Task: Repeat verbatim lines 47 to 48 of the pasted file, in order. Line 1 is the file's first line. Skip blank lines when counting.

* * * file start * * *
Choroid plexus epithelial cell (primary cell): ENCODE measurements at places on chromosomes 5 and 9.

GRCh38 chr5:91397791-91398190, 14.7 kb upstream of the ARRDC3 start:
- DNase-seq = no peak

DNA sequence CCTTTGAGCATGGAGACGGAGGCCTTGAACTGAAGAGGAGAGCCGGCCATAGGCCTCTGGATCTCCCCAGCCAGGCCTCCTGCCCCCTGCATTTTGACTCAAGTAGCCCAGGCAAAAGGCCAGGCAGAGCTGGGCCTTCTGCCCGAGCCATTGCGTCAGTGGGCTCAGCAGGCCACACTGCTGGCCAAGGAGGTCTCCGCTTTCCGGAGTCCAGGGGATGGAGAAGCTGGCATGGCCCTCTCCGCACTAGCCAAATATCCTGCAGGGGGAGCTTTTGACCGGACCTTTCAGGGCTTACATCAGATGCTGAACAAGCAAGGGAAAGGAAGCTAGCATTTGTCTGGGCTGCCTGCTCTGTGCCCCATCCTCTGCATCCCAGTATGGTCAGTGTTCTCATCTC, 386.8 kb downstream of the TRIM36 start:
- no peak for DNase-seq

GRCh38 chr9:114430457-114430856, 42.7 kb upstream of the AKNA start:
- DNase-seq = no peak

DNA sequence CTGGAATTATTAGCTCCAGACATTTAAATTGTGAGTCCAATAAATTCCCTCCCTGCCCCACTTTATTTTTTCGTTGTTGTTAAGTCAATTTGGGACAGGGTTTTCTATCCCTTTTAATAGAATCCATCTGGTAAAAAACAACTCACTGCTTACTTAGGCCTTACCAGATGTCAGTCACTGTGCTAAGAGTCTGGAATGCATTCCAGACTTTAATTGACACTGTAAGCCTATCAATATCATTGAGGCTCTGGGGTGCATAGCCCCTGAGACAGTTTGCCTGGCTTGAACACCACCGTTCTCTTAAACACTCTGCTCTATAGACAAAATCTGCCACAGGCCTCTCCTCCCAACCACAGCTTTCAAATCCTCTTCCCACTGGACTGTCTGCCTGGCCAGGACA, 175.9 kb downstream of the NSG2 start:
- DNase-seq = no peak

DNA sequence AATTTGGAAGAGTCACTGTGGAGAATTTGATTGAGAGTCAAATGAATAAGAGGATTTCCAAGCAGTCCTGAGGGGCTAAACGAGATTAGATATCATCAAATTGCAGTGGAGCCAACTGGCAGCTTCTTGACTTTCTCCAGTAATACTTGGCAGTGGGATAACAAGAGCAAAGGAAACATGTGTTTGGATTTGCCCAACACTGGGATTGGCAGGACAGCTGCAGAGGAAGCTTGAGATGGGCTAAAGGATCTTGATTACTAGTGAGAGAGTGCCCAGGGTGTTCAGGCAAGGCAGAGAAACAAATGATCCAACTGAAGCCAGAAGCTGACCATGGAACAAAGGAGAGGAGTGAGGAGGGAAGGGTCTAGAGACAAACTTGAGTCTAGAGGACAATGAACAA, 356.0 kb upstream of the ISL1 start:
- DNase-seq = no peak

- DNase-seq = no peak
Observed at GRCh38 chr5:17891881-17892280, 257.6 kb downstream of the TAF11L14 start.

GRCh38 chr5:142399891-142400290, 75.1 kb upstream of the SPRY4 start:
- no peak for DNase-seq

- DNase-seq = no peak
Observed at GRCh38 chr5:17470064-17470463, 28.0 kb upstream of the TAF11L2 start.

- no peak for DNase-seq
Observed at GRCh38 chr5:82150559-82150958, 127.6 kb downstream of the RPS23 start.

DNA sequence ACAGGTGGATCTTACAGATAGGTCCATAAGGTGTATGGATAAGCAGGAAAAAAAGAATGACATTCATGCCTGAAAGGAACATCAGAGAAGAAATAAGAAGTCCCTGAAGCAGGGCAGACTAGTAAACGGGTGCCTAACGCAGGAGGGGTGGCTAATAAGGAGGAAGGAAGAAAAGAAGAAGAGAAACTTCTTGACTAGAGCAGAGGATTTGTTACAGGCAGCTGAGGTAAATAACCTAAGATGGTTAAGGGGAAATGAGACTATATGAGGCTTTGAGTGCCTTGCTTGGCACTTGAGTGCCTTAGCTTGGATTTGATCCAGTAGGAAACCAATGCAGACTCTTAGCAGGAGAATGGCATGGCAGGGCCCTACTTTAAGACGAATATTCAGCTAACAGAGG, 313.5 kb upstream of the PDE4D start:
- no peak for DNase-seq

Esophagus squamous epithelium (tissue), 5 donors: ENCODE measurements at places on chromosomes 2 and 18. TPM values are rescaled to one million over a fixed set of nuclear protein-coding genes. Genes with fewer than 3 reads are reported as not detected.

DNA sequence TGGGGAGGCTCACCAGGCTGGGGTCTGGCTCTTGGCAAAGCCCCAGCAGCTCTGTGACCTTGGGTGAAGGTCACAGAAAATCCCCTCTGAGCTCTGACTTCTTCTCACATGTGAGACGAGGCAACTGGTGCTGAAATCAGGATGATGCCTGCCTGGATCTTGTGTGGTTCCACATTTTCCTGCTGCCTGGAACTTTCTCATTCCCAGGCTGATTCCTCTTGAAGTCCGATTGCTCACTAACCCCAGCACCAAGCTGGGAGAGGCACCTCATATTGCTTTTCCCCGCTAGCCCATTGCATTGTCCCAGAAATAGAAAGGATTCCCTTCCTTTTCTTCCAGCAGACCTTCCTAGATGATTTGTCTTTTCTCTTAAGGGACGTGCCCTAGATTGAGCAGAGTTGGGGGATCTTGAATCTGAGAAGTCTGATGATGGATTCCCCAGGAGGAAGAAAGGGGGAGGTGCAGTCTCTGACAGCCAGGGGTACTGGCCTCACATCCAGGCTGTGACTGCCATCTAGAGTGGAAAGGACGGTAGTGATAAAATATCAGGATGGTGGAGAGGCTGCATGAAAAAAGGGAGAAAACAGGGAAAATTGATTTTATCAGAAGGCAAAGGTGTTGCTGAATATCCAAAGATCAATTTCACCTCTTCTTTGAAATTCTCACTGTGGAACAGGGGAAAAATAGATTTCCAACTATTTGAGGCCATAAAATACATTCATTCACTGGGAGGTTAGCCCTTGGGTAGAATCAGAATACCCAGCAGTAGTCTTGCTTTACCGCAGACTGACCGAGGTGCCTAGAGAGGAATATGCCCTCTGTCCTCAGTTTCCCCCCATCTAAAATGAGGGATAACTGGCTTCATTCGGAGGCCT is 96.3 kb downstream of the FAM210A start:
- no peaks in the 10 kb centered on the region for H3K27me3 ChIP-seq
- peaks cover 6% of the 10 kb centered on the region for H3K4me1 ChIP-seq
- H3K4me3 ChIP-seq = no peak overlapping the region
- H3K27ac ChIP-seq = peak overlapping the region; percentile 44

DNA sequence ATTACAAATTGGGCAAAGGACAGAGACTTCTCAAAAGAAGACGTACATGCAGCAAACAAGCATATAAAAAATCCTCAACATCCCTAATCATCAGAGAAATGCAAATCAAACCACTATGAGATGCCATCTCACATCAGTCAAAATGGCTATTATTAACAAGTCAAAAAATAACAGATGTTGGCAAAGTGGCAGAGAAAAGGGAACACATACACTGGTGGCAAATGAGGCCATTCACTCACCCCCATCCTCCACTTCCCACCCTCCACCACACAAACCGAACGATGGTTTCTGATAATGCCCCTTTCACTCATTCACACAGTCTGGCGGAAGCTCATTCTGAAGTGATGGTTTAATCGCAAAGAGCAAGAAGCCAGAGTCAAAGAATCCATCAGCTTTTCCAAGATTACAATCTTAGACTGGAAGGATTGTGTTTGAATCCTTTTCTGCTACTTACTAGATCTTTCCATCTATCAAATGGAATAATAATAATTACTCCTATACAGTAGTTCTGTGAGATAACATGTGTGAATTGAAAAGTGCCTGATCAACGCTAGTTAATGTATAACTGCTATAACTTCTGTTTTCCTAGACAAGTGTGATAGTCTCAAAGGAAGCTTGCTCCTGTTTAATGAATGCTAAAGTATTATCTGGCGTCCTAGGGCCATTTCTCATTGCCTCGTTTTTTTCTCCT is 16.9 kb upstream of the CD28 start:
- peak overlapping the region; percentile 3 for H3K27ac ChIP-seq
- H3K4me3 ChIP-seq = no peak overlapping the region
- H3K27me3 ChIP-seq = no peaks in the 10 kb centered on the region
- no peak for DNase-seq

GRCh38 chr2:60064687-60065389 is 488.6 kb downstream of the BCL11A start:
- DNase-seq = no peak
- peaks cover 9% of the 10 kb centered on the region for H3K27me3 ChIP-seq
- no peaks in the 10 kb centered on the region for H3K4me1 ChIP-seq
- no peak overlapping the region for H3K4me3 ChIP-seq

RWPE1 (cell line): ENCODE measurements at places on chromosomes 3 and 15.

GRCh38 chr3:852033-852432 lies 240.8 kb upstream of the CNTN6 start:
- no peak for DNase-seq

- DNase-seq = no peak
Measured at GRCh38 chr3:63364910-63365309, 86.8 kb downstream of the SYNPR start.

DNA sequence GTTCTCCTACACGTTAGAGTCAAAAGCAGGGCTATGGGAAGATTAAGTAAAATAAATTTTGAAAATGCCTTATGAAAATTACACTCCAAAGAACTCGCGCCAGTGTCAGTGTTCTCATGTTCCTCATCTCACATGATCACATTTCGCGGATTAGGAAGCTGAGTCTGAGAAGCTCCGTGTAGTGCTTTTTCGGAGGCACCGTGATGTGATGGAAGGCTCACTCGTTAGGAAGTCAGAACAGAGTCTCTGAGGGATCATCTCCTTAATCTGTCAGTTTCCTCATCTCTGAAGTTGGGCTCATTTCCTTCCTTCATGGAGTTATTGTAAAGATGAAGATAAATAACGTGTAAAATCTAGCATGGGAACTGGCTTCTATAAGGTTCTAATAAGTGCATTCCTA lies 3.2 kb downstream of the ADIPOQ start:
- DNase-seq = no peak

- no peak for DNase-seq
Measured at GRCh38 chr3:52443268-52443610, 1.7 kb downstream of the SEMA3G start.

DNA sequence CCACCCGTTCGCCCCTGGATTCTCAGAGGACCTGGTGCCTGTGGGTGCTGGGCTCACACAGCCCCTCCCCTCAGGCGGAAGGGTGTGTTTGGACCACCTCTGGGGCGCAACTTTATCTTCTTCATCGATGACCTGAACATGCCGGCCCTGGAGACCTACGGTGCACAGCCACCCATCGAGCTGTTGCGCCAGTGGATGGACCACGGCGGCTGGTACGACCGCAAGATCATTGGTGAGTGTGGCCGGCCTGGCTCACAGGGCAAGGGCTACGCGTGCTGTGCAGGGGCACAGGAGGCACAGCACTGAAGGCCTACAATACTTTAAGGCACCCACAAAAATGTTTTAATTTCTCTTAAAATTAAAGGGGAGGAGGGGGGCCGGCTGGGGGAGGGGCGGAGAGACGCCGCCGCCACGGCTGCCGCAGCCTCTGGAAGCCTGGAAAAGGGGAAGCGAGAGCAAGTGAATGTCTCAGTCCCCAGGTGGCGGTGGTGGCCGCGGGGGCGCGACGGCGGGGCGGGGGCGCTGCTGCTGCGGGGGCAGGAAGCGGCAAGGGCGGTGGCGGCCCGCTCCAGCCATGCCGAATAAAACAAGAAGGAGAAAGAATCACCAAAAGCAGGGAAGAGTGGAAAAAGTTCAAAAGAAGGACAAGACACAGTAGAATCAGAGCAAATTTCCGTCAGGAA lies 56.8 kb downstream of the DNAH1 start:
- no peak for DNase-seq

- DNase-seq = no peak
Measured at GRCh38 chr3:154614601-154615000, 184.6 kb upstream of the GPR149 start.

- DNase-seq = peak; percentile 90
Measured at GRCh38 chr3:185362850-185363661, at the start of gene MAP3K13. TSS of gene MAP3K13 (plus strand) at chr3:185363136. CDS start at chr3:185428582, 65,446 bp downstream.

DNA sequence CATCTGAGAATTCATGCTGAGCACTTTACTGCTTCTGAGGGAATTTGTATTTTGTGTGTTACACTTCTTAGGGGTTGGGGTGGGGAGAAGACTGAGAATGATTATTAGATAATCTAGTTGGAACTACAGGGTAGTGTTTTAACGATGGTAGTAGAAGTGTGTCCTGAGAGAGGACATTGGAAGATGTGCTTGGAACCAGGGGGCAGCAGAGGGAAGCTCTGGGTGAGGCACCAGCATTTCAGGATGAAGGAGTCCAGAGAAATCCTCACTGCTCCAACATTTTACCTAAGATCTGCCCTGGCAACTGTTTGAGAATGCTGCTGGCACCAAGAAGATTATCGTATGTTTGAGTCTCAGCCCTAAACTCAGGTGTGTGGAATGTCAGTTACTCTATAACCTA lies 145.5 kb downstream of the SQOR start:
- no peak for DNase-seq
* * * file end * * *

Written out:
DNA sequence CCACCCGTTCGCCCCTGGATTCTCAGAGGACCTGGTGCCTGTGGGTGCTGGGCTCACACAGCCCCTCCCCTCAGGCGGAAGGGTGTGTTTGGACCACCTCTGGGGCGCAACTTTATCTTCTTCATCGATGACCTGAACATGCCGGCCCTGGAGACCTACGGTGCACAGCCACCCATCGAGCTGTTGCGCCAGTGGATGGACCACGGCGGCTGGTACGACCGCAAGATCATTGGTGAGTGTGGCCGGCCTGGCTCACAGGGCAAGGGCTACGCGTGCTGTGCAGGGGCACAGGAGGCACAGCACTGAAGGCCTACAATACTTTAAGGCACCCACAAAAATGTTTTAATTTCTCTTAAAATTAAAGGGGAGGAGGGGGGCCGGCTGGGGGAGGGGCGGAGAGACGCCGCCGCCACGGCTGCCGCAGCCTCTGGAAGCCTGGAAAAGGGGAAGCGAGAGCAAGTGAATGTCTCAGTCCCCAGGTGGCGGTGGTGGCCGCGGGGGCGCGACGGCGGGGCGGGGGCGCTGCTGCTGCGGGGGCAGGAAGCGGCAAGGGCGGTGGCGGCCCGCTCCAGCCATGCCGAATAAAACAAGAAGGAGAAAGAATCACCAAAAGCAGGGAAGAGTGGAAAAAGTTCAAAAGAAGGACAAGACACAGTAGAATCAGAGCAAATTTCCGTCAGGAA lies 56.8 kb downstream of the DNAH1 start:
- no peak for DNase-seq